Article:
The pairing of Geckos is okay when you want to breed. But you need to keep in mind that, never pair:
- Two male Geckos
- One adult and one juvenile
- Two different types of Geckos
Two male Geckos
The male Geckos can be very aggressive towards each other and might try to show dominance over each other. Thus in the flow of fighting, both of them will get injured due to continuous attacks.
One adult and one juvenile
As mentioned earlier, keeping a small or baby gecko with an unfamiliar adult Gecko will cost a lot for that small Gecko. As with time the adult Gecko will bully the other Gecko and might end up eating it. The fear will not allow the small Gecko to even fight for the food let alone for existence.
Two different types of Geckos
If you put two different breeds of Geckos like one African fat-tailed Geckos with your Leopard Gecko, there is a high chance that one of them will be intimated by the environment.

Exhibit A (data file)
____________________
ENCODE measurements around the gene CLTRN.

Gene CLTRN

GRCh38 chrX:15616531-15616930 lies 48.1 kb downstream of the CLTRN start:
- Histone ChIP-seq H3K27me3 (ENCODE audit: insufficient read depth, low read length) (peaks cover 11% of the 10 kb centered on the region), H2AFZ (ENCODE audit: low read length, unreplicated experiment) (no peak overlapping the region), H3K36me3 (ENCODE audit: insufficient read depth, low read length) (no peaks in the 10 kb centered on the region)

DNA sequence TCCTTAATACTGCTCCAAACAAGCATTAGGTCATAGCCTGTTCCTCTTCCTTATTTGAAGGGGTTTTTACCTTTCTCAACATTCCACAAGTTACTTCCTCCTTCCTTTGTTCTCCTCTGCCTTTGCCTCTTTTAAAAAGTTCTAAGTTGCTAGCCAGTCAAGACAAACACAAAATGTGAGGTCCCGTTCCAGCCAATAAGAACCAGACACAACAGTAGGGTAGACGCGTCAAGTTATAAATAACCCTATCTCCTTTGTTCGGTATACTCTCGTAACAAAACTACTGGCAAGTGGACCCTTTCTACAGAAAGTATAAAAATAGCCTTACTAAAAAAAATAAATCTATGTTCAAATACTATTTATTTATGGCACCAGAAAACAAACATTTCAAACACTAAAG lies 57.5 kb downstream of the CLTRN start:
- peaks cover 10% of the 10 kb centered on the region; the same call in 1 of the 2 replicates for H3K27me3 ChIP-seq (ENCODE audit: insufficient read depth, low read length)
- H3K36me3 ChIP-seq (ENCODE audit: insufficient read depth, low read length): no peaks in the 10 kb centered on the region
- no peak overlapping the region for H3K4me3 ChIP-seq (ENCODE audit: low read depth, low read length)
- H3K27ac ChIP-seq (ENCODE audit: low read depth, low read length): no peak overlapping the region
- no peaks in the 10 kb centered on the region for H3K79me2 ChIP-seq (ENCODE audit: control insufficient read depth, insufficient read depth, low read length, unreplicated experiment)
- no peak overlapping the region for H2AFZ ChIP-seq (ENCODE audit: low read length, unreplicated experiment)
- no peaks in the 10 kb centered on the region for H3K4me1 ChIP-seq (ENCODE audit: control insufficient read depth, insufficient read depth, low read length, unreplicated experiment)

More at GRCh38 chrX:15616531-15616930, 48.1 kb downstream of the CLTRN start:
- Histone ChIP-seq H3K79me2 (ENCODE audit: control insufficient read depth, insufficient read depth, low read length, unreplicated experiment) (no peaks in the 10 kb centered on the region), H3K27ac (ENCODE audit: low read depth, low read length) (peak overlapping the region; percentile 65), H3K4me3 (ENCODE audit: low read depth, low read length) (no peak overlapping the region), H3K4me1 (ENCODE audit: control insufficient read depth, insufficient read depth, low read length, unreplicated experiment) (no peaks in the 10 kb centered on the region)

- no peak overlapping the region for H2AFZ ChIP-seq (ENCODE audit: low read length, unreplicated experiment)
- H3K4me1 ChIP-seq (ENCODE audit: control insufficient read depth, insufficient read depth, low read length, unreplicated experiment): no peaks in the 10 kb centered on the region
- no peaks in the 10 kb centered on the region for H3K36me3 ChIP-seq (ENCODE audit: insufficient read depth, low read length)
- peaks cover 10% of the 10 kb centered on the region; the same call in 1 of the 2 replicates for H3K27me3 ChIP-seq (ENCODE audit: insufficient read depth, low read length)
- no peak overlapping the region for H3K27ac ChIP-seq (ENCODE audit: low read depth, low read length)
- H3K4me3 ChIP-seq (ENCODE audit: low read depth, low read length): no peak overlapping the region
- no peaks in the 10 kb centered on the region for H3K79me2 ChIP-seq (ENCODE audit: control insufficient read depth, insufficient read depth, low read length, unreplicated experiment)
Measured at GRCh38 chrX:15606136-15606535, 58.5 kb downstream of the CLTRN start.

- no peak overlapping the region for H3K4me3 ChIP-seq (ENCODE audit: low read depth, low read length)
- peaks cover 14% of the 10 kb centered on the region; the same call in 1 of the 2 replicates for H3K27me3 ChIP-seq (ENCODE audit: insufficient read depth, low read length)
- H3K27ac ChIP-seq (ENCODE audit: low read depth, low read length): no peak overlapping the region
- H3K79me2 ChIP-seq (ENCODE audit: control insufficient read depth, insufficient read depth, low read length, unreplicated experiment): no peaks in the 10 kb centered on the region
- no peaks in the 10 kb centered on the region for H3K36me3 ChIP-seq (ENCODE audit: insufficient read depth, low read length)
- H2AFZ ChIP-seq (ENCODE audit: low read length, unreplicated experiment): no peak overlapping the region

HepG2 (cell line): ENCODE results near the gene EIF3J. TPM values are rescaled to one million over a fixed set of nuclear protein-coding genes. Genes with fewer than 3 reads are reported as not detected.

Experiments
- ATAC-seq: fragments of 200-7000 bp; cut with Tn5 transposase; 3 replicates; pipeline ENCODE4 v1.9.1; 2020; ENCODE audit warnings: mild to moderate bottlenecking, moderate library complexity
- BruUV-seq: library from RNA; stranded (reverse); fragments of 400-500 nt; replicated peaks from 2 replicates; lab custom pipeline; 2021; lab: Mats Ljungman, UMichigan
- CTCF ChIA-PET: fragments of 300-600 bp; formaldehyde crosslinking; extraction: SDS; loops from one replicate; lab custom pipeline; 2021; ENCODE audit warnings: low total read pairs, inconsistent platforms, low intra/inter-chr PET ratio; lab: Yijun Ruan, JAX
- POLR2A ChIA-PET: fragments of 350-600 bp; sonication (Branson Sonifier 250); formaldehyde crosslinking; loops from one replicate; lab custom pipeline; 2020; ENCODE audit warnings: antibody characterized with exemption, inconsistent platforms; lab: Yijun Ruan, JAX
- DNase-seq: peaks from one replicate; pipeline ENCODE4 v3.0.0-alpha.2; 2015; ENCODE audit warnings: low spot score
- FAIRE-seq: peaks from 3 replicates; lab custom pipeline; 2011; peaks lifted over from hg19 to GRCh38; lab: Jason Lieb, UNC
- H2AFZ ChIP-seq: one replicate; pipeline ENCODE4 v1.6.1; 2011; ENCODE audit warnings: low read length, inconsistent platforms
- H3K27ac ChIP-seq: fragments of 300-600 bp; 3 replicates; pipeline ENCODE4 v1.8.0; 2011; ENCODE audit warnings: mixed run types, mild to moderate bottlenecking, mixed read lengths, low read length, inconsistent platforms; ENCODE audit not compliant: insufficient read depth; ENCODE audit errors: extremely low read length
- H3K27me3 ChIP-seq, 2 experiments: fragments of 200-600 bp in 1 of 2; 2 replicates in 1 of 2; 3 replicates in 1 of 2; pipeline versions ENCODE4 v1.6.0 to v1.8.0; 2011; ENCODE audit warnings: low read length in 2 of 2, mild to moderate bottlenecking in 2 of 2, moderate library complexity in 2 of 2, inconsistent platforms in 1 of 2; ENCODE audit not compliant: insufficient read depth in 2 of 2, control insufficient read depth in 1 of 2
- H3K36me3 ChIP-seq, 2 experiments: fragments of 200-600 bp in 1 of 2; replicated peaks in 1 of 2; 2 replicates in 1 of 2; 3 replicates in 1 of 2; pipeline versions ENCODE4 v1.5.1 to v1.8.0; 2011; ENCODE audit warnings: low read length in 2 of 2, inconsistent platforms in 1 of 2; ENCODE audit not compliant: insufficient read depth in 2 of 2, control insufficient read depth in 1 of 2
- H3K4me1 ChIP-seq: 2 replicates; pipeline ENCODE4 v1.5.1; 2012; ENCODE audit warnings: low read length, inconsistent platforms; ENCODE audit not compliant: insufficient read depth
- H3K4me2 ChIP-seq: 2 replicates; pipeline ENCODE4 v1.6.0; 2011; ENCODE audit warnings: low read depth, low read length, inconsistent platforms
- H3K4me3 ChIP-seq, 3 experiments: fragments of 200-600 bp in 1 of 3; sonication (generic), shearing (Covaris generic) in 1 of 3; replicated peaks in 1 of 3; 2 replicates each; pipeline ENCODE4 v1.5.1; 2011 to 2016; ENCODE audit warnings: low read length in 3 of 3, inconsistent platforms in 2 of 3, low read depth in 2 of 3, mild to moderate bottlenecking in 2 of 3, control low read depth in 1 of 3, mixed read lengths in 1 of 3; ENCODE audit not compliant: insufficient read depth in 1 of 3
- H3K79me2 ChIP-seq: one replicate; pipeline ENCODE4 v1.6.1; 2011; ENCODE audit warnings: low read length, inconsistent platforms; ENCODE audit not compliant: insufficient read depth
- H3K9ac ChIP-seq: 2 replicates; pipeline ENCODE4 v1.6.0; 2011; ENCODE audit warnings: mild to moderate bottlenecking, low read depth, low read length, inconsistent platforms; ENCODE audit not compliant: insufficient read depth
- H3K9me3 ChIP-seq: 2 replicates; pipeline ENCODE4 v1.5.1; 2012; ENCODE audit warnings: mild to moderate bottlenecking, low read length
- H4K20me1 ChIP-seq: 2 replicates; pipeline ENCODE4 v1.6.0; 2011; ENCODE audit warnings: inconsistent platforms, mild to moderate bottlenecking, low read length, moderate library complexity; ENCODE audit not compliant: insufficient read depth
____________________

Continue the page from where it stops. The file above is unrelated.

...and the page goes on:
This is because they will have different requirements. Moreover, they also have less chance of getting along as well.
Introducing a new Gecko to the old one is sometimes necessary. To introduce or house two Geckos together, you need to assure some factors:
- Quarantine the Geckos
- Introduce in the neutral terrarium
- Observe the behaviors
- Keep another tank ready
Quarantine the Geckos
Before introducing a new Gecko, you need to quarantine it to assure that the new Gecko is free from parasites and disease.
For this purpose, you can set up a small and temporary tank of 10-gallon size with minimum requirements. This way it will understand how to cope with the artificial habitat. Meanwhile, you can call the vet to check the Gecko for a checkup and solve health issues ( if any).
Introduce in the neutral terrarium
Introducing a new Gecko in a tank full of decoration and artificial environment can make another Gecko in the same tank uncomfortable.
The old Gecko might feel offended and also harm the other Gecko irrespective of gender.
To avoid such cases, you need to introduce the Geckos on the natural ground such as in an empty terrarium. This way both will have similar access to every piece of equipment and will not harm each other and get along with time.
Observe the behaviors